Defending the U.S. War on Terror
As White House Counsel, "Gonzales provide[d] Bush with the legal grounding for an aggressive assertion of executive authority in disputes with Congress and of government power in the war on terrorism. Known as 'the Judge' because of his brief service as a Bush appointee to the Texas Supreme Court, Gonzales is considered a likely nominee to the U.S. Supreme Court, should Bush have the opportunity."  (http://www.washingtonpost.com/wp-srv...g/whoswho.html
In January 2002, Gonzales authored a memo which "said the Geneva Convention that had long governed the treatment of prisoners did not apply to al-Qaida or the war in Afghanistan. The memo called some of the Geneva Convention's provisions 'quaint.' Gonzales also defended the administration's policy - essentially repudiated by the Supreme Court and now being fought out in lower courts - of detaining certain terrorism suspects for extended periods without access to lawyers or courts."  (http://story.news.yahoo.com/news?tmp...p/bush_cabinet
In August 2002, Gonzales' office helped prepare a memo from the Justice Department's Office of Legal Counsel, "advising that torturing alleged al Qaeda terrorists in captivity abroad 'may be justified' and that international laws against torture 'may be unconstitutional if applied to interrogations' conducted in the U.S. war on terrorism. Gonzales held a news briefing to distance himself from the memo after it became public, calling it, in part, 'irrelevant and unnecessary' and 'overbroad.'"  (http://www.washingtonpost.com/wp-dyn...04Nov10_2.html
Retired General Jim Cullen of the U.S. Army Court of Criminal Appeals "says Gonzales directly contradicted established military and international law," wrote Nat Hentoff. Cullen claims that Gonzales deliberately left top military legal experts out of discussions on the new detention and interrogation policies, because Gonzales realized that "the Judge Advocate Generals Corps would never sanction departures from the Geneva Conventions or engaging in practices that the common man would regard as torture."  (http://www.villagevoice.com/issues/0448/hentoff.php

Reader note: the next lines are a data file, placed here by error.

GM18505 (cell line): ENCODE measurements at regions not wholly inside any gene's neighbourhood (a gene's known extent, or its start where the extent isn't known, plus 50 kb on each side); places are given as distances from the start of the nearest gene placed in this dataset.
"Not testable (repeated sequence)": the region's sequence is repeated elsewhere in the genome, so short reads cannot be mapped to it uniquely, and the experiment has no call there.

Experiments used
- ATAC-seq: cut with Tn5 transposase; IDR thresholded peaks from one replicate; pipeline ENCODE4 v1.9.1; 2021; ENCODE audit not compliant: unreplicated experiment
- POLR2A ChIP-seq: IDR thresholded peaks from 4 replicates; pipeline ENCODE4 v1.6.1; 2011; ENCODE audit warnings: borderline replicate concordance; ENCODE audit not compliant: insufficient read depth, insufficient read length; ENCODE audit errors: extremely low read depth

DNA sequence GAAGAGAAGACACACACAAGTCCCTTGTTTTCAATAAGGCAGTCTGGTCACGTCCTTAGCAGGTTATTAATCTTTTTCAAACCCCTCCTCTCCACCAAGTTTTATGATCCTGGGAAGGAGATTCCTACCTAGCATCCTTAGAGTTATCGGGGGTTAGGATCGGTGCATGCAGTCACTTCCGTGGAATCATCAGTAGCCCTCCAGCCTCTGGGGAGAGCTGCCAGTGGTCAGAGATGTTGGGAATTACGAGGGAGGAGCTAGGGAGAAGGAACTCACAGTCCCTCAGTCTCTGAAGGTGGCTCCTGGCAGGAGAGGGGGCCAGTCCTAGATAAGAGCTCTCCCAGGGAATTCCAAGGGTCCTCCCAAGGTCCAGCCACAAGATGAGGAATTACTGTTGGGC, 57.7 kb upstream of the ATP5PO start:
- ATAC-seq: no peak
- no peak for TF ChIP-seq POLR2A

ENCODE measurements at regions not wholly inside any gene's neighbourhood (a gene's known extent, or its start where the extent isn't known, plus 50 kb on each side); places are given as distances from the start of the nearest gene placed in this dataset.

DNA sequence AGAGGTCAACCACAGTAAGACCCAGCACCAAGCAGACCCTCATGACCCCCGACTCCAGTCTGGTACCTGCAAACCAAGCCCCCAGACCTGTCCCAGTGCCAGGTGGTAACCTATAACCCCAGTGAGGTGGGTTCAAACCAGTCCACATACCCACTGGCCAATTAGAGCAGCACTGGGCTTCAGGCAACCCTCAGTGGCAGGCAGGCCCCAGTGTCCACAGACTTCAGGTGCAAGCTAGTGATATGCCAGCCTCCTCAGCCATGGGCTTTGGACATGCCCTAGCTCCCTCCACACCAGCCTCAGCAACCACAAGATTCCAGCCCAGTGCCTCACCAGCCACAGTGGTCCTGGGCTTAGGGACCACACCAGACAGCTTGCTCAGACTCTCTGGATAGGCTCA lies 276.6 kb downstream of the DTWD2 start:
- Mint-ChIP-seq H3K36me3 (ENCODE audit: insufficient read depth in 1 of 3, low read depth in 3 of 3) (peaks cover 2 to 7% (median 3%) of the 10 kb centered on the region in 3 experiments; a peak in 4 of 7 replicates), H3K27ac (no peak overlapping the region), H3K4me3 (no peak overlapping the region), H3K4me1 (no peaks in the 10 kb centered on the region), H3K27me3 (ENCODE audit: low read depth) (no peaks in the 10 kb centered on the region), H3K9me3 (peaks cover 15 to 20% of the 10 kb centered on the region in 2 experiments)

Ralph Neas, president of the People for the American Way, said in response to Gonzales' nomination to Attorney General, "Alberto Gonzales' role in the development of policies that ultimately led to the Abu Ghraib prison scandals in Iraq is deeply troubling."  (http://story.news.yahoo.com/news?tmp...p/bush_cabinet
Gonzales, the Press and the Right to Know
Joe Strupp of Editor and Publisher wrote, "Reporters and editors shouldn't expect Alberto Gonzales ... to be very responsive to press demands for access, given comments he made to a group of editors just two years ago." In October 2002, Gonzales told the Associated Press Managing Editors conference, "There is a danger for the president's lawyer to be addressing a roomful of editors. ... You have a right to know what is going on in government. But we also believe such rights are not absolute." In the same speech, Gonzales said regarding delayed or ignored Freedom of Information Act requests that it was "permissible under law" for federal agencies to withhold information.  (http://www.editorandpublisher.com/ea..._id=1000717474
On November 15, 2004, the Reporters Committee for Freedom of the Press release a report entitled, "Evaluation of the likely impact of Attorney General Nominee Alberto Gonzales on Press Freedoms and the Public's Right to Know (http://www.rcfp.org/news/documents/2...5gonzales.html